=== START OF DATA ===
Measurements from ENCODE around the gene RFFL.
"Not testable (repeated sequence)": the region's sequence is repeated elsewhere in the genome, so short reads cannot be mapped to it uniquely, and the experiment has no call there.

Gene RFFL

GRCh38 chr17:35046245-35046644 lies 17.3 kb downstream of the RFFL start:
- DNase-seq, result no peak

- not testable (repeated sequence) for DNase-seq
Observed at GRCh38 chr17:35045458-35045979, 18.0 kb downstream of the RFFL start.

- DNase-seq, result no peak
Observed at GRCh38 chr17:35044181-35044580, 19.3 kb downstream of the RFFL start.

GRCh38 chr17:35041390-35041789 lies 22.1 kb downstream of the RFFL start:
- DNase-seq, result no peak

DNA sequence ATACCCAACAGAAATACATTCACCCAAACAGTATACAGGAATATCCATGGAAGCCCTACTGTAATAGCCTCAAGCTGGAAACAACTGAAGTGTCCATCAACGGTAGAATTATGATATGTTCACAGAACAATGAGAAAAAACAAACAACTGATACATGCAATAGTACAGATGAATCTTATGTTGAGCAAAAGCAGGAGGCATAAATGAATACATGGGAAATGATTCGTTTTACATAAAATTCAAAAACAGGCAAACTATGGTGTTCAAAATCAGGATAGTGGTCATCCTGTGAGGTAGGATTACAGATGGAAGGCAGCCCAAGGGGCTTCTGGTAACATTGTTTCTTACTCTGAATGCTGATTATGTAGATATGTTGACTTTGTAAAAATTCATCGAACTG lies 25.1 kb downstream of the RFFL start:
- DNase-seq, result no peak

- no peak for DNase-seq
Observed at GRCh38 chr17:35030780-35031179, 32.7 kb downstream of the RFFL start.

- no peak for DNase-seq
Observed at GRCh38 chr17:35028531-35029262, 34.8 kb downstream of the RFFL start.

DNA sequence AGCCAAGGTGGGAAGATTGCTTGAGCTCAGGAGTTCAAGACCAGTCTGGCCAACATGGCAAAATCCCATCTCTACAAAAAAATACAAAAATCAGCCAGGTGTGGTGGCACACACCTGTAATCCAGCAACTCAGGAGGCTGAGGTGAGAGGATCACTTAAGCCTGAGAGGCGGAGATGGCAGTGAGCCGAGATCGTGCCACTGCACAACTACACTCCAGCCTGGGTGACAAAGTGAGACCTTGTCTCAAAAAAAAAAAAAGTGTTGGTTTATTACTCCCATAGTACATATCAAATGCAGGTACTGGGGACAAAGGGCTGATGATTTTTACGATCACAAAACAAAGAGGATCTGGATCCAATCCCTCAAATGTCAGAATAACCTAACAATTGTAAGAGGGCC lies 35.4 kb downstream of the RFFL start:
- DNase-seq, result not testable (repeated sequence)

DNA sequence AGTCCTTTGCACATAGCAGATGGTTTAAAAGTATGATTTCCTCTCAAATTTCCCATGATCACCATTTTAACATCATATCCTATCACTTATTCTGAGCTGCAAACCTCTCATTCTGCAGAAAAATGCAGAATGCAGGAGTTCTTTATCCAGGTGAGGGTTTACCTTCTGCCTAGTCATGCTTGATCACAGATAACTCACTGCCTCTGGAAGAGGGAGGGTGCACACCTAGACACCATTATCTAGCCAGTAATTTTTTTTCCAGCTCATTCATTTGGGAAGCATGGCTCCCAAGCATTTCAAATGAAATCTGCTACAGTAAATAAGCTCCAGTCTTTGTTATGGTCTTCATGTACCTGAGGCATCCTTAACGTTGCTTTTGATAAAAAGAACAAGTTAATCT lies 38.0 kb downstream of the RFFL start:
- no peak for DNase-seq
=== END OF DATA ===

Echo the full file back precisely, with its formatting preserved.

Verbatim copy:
Measurements from ENCODE around the gene RFFL.
"Not testable (repeated sequence)": the region's sequence is repeated elsewhere in the genome, so short reads cannot be mapped to it uniquely, and the experiment has no call there.

Gene RFFL

GRCh38 chr17:35046245-35046644 lies 17.3 kb downstream of the RFFL start:
- DNase-seq, result no peak

- not testable (repeated sequence) for DNase-seq
Observed at GRCh38 chr17:35045458-35045979, 18.0 kb downstream of the RFFL start.

- DNase-seq, result no peak
Observed at GRCh38 chr17:35044181-35044580, 19.3 kb downstream of the RFFL start.

GRCh38 chr17:35041390-35041789 lies 22.1 kb downstream of the RFFL start:
- DNase-seq, result no peak

DNA sequence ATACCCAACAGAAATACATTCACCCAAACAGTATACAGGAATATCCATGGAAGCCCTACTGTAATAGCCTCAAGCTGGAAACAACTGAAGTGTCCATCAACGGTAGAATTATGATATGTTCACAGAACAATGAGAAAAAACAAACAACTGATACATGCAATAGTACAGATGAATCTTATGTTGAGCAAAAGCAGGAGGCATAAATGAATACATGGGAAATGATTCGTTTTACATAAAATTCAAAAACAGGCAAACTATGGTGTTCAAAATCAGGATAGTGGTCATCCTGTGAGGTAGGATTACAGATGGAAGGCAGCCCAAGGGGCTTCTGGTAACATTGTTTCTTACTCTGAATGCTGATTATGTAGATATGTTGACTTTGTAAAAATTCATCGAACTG lies 25.1 kb downstream of the RFFL start:
- DNase-seq, result no peak

- no peak for DNase-seq
Observed at GRCh38 chr17:35030780-35031179, 32.7 kb downstream of the RFFL start.

- no peak for DNase-seq
Observed at GRCh38 chr17:35028531-35029262, 34.8 kb downstream of the RFFL start.

DNA sequence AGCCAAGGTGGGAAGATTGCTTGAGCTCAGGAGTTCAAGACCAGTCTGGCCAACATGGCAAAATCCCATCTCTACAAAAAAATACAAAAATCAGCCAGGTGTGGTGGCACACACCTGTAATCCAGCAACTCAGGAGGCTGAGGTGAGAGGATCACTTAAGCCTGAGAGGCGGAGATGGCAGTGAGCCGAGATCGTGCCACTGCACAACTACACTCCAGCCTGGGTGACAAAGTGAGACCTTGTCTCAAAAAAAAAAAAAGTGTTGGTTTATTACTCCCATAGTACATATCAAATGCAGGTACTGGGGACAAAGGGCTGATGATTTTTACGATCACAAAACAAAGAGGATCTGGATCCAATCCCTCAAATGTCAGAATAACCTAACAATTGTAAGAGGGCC lies 35.4 kb downstream of the RFFL start:
- DNase-seq, result not testable (repeated sequence)

DNA sequence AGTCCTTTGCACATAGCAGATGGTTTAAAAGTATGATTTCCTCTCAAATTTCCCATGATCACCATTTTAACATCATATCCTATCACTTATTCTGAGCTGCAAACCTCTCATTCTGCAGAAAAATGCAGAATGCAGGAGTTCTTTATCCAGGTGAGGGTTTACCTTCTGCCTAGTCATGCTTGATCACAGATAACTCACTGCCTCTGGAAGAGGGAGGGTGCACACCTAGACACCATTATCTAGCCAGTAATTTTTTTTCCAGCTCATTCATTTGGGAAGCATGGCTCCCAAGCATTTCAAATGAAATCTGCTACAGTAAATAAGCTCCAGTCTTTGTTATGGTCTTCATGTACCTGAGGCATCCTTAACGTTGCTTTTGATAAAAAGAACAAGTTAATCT lies 38.0 kb downstream of the RFFL start:
- no peak for DNase-seq